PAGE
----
Prominent backers of UW-Madison have formed a group to educate the public about the economic value of the university.

Amber Schroeder, executive director of Badgers United, said business leaders saw a need to explain what the university means to communities around the state, and inform people about its economic impact, estimated to be about $15 billion.

I think it’s important to know that UW-Madison, for every dollar that comes in, $24 come out, and bounces across the entire state. It’s not just a Madison thing. It’s a statewide thing,” Schroeder said in an interview that aired Sunday on “UpFront,” produced in partnership with

The board of Badgers United includes Major League Baseball Commissioner Emeritus Bud Selig, former UW System President Katharine Lyall, and philanthropists John and Tashia Morgridge, who have donated millions to UW.

Badgers United also will advocate for lifting the tuition freeze, Schroeder said.

“High-achieving students don’t want cheap education. They want quality education,” she said.

She said UW-Madison should “be at market rate for resident tuition” compared to other Big 10 schools.

Also on the program, Editor JR Ross said Capitol insiders expect Democratic Gov. Tony Evers to use his partial veto authority on the nearly $82 billion, two-year state budget the Republican-controlled Legislature sent to him.

“I think the going bet in Madison is that he’s going to sign it, but after reworking it with the partial veto authority,” Ross said.

Evers’ other choices are signing the budget, or vetoing it entirely, something that hasn’t been done in Wisconsin since the executive budget process began in 1931.

Republicans struck the Medicaid expansion from the budget Evers introduced earlier this year, but that means it will stay alive as a political issue, Ross said.

“By not doing the Medicaid expansion in the budget, Republicans have kept it alive as an issue for Democrats to run on next fall and say ‘Hey, the public wants this, Republicans didn’t give it to you, we’re here to address health care.’ So, it could be a potent issue for them come next fall,” Ross said.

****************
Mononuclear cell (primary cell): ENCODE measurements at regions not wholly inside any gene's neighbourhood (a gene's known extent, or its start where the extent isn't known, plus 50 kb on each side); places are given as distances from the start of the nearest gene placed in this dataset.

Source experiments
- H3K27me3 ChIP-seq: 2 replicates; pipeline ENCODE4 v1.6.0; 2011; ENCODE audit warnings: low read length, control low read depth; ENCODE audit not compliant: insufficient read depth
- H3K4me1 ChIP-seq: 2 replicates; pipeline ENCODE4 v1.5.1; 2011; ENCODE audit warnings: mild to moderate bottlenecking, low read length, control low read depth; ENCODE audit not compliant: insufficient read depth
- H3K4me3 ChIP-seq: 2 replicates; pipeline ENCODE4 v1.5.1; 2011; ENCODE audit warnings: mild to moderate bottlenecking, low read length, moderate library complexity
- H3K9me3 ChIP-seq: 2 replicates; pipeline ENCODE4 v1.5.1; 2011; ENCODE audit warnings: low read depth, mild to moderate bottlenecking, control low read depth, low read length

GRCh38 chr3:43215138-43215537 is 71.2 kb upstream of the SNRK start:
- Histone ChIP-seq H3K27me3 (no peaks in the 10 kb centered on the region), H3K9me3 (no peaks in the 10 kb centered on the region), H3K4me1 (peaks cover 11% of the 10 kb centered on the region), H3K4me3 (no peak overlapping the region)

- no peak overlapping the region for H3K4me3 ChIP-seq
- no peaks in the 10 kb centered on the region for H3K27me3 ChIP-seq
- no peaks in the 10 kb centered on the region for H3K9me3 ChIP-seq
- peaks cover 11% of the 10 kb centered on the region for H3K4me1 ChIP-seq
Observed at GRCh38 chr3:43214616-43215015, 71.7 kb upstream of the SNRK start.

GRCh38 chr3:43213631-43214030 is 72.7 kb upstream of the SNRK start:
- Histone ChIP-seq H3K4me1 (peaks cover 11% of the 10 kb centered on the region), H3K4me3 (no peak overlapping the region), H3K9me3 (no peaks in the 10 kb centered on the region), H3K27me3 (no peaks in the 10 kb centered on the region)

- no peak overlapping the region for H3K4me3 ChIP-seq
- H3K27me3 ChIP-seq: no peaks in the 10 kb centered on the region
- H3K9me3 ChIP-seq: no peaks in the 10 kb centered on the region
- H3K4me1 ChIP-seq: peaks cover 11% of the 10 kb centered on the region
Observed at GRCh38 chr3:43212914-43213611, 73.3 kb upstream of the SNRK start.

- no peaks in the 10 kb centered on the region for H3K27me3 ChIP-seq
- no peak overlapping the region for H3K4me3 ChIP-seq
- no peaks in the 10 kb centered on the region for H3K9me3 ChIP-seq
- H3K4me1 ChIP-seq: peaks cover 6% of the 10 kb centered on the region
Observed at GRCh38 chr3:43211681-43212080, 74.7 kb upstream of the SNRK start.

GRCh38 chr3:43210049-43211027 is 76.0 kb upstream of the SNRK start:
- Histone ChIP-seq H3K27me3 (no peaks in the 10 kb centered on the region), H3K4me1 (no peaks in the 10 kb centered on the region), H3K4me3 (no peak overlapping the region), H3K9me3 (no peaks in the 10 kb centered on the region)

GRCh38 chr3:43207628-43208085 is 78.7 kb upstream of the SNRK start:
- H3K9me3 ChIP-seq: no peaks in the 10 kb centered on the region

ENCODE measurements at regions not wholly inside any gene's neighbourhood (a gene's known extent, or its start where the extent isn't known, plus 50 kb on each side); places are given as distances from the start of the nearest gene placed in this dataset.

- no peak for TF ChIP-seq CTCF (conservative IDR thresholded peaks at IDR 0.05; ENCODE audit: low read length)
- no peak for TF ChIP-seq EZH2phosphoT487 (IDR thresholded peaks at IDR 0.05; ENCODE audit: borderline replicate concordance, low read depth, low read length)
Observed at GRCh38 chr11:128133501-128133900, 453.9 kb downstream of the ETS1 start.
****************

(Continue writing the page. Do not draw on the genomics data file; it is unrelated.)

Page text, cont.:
In another segment, Matt Cordio, president of Skills Pipeline and the founder of Startup Milwaukee, said Wisconsin’s growing technology industry seriously needs workers.

“There’s a massive shortage of tech talent here in Wisconsin, and we need to really work and take every available opportunity to build and develop new tech talent,” Cordio said.

One thing that could help get more tech talent in the pipeline, Cordio said, are income-share agreements, a new type of financial arrangement that is an alternative to traditional student loans. Instead of borrowing money at a certain interest rate, students agree to have a percentage of their future earnings withheld to cover the cost of their education.

Purdue University is trying out ISA’s, said WISN 12 News reporter Matt Smith. He also reported on a local program that teaches coding to students, some of whom are using ISA’s to cover the cost of the program.

Cordio said ISA’s are a “unique new option for students to take advantage of and finance their education without going into debt.”

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